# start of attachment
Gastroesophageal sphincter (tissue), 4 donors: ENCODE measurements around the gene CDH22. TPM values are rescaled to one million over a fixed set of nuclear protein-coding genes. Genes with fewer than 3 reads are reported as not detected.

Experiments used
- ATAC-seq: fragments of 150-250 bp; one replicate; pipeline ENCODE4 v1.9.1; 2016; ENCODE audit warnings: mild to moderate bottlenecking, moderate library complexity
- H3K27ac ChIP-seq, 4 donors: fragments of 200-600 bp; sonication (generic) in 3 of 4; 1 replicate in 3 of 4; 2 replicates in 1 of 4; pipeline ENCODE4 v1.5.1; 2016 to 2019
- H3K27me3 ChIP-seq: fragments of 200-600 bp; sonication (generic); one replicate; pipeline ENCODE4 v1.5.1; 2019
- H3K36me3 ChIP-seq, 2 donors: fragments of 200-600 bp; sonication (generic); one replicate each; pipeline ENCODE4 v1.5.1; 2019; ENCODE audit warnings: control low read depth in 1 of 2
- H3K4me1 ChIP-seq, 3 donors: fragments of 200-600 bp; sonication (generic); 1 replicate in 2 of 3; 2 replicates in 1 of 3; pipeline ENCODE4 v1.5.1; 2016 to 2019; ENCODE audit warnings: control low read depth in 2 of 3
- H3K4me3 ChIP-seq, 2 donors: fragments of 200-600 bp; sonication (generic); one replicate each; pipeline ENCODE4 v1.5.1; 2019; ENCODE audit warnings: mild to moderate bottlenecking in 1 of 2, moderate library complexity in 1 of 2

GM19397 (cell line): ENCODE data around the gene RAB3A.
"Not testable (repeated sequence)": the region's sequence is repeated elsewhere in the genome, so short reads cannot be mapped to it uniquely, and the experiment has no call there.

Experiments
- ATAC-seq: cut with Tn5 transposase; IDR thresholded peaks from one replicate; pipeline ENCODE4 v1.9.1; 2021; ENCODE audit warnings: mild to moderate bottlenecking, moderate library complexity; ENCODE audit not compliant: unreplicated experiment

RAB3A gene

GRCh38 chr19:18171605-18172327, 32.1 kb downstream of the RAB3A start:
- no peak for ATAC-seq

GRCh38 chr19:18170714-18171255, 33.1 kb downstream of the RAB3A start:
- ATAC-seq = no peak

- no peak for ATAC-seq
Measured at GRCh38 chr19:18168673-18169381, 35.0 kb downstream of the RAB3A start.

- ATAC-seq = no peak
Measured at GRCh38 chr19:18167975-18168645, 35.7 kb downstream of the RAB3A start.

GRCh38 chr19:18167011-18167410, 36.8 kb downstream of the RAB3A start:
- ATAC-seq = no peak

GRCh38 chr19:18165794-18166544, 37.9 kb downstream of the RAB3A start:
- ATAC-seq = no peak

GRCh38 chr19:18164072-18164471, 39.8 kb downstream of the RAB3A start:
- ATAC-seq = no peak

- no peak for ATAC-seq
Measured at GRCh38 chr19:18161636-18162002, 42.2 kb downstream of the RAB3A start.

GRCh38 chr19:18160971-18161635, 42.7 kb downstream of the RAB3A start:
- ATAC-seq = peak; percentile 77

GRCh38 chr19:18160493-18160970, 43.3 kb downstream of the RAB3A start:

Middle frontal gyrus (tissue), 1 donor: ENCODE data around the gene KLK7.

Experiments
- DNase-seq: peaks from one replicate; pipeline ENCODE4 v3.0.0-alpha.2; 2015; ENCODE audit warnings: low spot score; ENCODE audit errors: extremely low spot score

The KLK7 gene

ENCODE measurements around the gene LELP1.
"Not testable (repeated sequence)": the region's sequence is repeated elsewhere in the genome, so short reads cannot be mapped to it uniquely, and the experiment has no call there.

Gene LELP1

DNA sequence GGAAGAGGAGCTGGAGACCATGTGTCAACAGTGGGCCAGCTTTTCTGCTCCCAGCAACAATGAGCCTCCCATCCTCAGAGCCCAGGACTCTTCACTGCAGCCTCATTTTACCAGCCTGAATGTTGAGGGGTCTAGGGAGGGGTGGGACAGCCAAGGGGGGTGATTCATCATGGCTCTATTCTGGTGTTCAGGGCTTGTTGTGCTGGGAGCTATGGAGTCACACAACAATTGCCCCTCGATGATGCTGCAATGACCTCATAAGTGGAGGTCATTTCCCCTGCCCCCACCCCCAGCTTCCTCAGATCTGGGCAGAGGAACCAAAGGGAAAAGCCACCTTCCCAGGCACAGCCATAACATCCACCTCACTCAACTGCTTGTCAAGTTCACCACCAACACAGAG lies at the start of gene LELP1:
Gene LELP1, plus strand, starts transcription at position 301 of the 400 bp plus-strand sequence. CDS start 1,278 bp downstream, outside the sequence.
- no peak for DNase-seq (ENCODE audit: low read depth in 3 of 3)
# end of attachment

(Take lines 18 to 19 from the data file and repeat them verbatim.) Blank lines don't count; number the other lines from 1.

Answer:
- no peak for ATAC-seq
Measured at GRCh38 chr19:18168673-18169381, 35.0 kb downstream of the RAB3A start.